Balloon lands at Sprowston Hall

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Balloon flight. 29th June 1815.

=From Harper's Ranelagh Garden (Norwich) to Sprowston Hall.

Care should be exercised in quoting from this account from The Bury and Norwich Post as this flight appears to have been made by William Windham Sadler (the son).

The Balloon.

This great object of attraction, as was expected, drew to this city an immense assemblage of all classes of visitors. The company began evidently to increase from Friday morning, and by night hardly a bed remained in the city unoccupied. Those Who arrived on that day from a distance of 50 miles, stated that they were obliged to come early, as all. the modes of conveyance were already engaged for the following day, and on Saturday morning the 'city presented one of the busiest scenes ever witnessed. The streets were. literally choked up by visitors and their various carriages, and happy were they who were enabled to procure decent accommodation; indeed every house (as well as Inn) in the city, on an average, had its inmates doubled.—


The inflating the balloon commenced at 12 o'clock at Harper's Gardens, before upwards of 800 persons, amongst whom were• the principal families of this city and county, and more female beauty and fashion was never witnessed here. From the regularity of the proceedings there was no fear of disappointment, and after the process was finished, the balloon with the car attached, in which was Mr. Sadler, jun. was removed to a platform raised for that purpose, and after the ballast, &c. was placed therein, Miss Bathurst. the daughter of the Lord Bishop of the diocese, attended by the Mayor of the city, ascended the platform, and Lord Bishop of the diocese, attended by the Mayor of the city, ascended the platform, and presented Mr. Sadler with the flag bearing the royal arms, the band playing “God save the King."

Take off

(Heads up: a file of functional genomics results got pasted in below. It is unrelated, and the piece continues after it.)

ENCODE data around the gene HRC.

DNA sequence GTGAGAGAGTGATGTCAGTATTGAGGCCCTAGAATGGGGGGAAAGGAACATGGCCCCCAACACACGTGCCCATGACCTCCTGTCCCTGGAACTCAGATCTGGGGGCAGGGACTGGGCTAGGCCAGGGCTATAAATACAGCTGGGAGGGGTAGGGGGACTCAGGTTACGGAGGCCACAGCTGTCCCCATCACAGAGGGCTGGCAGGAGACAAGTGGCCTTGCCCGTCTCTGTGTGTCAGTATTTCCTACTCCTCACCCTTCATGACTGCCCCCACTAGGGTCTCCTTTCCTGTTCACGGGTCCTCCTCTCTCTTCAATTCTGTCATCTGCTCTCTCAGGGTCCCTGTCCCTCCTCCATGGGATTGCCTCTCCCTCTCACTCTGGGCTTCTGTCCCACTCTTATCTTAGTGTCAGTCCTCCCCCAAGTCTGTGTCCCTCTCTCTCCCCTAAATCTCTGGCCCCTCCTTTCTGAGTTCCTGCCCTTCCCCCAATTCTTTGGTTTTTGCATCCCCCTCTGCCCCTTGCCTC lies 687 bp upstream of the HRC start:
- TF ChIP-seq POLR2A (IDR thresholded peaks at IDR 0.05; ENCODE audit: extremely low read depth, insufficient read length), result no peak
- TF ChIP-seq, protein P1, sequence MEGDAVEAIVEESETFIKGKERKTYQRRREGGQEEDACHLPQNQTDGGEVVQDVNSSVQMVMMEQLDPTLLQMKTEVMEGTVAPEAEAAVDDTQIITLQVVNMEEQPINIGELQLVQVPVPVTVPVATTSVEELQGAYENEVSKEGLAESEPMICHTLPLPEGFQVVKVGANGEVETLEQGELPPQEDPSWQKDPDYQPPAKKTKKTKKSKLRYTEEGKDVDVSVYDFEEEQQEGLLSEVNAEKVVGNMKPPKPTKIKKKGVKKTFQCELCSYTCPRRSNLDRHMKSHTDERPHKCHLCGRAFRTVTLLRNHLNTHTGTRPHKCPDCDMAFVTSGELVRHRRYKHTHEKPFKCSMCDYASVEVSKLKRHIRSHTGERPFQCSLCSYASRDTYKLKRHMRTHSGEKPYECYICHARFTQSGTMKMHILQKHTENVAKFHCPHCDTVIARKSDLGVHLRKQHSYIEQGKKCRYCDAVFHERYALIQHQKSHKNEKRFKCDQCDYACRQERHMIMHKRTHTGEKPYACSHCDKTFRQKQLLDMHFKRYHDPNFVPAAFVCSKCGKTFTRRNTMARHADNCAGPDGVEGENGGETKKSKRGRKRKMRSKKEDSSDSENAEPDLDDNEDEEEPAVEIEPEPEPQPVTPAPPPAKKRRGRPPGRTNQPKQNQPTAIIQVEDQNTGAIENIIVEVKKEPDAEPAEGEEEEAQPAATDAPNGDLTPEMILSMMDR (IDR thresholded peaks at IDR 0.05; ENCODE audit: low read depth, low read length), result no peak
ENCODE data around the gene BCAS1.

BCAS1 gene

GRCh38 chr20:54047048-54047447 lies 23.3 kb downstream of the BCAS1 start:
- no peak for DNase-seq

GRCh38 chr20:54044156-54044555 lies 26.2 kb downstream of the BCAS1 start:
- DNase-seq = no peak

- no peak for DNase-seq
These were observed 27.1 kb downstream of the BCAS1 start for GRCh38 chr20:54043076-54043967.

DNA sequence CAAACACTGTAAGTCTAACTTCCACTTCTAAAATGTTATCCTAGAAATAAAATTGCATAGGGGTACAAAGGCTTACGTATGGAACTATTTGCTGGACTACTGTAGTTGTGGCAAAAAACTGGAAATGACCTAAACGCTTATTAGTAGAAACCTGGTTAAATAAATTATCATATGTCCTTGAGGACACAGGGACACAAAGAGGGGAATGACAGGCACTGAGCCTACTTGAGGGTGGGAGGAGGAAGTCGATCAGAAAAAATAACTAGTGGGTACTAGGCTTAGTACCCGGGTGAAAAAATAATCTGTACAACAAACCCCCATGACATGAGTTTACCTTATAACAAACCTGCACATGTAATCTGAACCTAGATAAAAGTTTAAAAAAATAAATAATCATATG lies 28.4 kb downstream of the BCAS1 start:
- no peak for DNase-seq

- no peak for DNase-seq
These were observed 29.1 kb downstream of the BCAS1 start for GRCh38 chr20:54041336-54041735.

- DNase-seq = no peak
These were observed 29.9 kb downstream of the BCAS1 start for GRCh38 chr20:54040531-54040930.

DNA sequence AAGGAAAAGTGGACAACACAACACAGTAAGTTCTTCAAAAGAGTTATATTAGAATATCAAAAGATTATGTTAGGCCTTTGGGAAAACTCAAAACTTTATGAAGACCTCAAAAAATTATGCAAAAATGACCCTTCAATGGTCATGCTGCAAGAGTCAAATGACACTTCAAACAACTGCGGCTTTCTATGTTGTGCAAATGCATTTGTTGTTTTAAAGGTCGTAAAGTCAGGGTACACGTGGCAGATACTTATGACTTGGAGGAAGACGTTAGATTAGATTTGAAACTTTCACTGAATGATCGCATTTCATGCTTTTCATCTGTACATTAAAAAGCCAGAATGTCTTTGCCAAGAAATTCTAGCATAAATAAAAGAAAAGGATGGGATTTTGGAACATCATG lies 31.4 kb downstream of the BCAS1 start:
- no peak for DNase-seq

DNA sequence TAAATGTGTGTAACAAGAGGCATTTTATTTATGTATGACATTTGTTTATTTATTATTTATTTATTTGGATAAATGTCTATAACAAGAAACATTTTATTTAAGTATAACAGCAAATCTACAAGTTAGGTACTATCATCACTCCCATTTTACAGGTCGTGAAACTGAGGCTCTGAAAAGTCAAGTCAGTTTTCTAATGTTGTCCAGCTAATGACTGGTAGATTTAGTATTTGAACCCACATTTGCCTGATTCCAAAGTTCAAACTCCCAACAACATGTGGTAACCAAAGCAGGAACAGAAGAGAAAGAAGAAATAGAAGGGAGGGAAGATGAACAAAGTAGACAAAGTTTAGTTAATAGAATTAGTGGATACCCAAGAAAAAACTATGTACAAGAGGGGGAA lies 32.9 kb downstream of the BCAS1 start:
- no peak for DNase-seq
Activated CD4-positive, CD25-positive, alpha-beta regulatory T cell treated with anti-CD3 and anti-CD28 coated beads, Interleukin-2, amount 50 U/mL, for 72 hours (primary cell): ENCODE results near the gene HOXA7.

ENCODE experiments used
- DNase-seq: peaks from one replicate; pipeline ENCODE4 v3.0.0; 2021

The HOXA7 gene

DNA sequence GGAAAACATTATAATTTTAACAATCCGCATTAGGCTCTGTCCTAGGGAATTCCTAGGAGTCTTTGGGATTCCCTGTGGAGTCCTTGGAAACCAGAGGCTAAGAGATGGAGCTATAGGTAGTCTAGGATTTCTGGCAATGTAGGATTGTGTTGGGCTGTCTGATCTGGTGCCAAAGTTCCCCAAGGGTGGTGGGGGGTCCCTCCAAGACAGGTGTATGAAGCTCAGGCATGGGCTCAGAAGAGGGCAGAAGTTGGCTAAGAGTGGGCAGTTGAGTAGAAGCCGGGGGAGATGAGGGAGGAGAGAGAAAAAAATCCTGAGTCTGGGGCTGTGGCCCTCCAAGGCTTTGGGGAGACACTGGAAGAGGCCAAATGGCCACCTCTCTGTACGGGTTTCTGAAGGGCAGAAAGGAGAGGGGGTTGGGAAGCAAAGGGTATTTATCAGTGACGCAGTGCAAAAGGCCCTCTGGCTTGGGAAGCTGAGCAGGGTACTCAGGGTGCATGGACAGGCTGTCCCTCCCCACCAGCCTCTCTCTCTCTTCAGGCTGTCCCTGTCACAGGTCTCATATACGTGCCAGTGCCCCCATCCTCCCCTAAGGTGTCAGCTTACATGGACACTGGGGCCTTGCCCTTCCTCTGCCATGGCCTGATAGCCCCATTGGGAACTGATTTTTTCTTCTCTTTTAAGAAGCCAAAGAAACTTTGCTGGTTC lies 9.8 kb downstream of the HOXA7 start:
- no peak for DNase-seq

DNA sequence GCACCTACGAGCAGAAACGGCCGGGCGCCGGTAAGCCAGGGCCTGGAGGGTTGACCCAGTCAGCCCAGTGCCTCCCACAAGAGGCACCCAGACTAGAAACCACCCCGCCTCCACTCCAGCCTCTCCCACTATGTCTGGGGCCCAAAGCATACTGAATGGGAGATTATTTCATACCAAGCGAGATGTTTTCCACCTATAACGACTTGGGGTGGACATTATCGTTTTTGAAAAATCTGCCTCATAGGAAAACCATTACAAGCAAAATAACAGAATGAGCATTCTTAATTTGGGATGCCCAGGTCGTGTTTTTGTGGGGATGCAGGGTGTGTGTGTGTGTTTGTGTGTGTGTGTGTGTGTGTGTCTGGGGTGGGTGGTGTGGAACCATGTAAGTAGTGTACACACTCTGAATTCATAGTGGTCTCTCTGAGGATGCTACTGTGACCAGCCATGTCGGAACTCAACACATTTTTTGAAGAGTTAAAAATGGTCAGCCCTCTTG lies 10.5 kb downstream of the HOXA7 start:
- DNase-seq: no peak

At this instant, half-past three o'clock, the signal was given, and he was launched into the air. The effect at this moment upon the feelings of the spectators it is impossible to describe. It was most exciting and interesting to all, and loud and repeated cheers gave notice to the populace assembled on the outside of the gardens, who as soon as the desired object appeared in sight, returned the salute with the utmost enthusiasm.—Mr. Sadler, as the balloon left the gardens, continued bowing and waving his flag to the spectators below him. The air was clear and serene, and a more beautiful ascension was never witnessed: the direction of the balloon varied with the different currents of air, but as we have been favoured with the following account from Mr. Sadler, which being more correct, we give in preference to our own observations: “The ascension took place at 33 minutes after three o'clock, wind perfectly calm; so much so, that during the whole time of being elevated, which was out hour and five minutes, in the various changes of currents at different altitudes, the Balloon did not traverse more than 17 miles; the wind at rising was NNE. the thermometer stood at 80t. On the Car being set at liberty, owing to the stillness of the air, it rose almost perpendicularly to a great height, and from thence slowly passed over the Castle-hill; during this time, I alternately moved my hat and flag. In 12 minutes after the ascension. the thermometer fell to 73. I here tilled my glass, drank to the Mayor and Corporation of the City, and distinctly heard the loud cheering of the assembled multitude.